Monday, January 3, 2011

Peace Corps

When I was younger, the Peace Corps conjured up images of struggling in a mud hut in Africa and feeding starving children. There's a reason the Peace Corps is often referred to as "the toughest job you'll ever love." However, it's not just Africa, though much of it is. It's also Thailand, Eastern Caribbean, Romania, Fiji and many other places.

What's nice about the Peace Corps is that you're not only helping people in need, you also get a short-term taste of what it might be like to be an expat — albeit in an undeveloped area — and you don't have to worry about rent, food, utilities or other aspects of life while you're doing it. Whether you're helping a local school set up a computer network or teaching English in Guatemala, you'll have a two-year assignment and then can come home with a few thousand dollars in your pocket.

Chilemo - Workshop for Peace Corps Volunteers - November 2010
Forestry management in Ethiopia
Photo by Trees for the Future
Not everyone is eligible to join the Peace Corps. The requirements vary, but generally they're looking for people with four year degrees (not always, but 90% of their positions require a Bachelor's degree) and a background which is useful in helping developing countries. It helps if you have volunteer experience (30 hours or three months) and husband and wife teams can go together, but they both have to be qualified and there has to be an opening for both of them at the same time. You can read up about Peace Corps requirements to see if you're a good fit and figure out if you want to go.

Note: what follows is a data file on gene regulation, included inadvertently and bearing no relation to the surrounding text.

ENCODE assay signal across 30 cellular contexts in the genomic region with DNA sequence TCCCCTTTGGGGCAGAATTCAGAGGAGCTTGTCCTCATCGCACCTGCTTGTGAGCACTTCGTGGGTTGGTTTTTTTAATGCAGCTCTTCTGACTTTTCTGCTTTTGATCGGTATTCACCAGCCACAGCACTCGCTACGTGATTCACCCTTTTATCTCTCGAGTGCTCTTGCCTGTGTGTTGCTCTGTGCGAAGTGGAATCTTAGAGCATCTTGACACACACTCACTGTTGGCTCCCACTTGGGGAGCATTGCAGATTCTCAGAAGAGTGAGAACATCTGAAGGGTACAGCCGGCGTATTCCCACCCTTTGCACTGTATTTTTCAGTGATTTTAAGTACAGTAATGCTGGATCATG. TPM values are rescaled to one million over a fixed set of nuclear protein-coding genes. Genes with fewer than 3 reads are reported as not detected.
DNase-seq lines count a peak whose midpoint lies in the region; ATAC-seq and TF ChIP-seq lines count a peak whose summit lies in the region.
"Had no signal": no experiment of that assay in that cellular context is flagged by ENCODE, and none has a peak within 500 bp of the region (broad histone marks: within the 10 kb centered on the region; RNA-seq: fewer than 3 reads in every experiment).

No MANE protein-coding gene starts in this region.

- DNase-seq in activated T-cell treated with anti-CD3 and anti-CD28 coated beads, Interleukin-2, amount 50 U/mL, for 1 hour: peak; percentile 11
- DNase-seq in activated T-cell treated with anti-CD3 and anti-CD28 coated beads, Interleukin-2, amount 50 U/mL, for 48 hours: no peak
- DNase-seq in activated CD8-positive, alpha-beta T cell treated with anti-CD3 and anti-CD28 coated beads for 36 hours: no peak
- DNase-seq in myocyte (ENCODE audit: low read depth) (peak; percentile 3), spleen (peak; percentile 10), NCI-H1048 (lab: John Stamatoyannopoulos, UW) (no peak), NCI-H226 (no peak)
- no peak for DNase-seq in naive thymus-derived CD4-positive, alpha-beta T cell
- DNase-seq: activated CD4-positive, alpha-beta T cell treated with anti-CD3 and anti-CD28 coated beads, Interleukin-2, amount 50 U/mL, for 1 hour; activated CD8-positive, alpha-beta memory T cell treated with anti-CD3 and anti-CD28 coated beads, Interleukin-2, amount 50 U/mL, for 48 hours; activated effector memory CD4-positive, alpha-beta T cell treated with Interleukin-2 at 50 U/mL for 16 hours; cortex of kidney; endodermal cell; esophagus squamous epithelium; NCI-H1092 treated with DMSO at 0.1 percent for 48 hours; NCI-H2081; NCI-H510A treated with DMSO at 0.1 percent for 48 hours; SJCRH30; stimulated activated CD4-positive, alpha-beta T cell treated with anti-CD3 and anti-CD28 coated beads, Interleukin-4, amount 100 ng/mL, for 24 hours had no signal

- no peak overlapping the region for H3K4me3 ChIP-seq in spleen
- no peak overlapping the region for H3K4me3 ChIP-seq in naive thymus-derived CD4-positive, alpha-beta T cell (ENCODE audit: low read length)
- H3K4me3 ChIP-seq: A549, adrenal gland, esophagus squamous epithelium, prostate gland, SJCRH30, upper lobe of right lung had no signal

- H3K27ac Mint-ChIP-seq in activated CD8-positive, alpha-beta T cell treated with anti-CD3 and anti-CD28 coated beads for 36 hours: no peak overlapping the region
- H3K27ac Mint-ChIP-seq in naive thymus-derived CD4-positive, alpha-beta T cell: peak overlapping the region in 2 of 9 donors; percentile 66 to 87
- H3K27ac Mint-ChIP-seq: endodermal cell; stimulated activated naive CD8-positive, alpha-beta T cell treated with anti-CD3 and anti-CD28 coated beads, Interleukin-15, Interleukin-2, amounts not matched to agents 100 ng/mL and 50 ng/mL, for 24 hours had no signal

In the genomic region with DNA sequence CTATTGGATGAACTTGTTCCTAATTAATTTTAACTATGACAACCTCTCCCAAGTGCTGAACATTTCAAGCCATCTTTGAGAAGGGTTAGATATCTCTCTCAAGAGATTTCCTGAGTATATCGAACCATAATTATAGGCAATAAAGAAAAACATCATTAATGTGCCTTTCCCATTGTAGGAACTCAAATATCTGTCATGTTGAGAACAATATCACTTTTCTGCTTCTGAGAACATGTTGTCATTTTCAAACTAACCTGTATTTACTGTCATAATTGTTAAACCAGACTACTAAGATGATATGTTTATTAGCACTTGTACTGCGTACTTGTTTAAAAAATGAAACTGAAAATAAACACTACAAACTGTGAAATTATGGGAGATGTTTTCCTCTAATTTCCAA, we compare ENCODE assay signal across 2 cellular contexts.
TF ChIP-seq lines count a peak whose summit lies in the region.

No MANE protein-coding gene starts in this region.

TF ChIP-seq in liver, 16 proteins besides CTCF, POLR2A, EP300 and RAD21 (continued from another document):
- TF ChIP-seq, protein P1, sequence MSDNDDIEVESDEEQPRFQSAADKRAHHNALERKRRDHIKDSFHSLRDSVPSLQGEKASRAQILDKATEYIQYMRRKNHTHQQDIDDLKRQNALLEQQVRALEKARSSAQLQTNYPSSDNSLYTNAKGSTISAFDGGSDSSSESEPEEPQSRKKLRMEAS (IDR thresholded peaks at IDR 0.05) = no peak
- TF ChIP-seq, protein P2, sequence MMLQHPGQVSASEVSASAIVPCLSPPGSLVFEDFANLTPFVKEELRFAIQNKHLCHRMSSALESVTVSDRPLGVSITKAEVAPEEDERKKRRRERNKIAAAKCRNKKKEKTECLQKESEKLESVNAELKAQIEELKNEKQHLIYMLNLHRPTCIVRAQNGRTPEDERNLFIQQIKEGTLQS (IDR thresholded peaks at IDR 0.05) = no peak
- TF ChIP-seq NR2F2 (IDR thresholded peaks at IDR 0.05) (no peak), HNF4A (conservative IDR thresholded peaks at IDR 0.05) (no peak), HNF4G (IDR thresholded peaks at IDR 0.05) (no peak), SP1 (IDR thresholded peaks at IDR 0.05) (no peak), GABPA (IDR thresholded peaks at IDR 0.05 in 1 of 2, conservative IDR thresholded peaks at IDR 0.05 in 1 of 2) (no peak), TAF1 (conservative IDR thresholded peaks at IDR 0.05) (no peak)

What you really want to know is what being in the Peace Corps is really like on a day-to-day basis. If you can't answer that, it's tough to figure out if this is an opportunity you want. Fortunately, the Peace Corps Journals is a collection of journals from Peace Corps volunteers. Their stories are fantastic and you can start with this lovely little blog entry from a volunteer in Morocco explaining what a "PCV" is.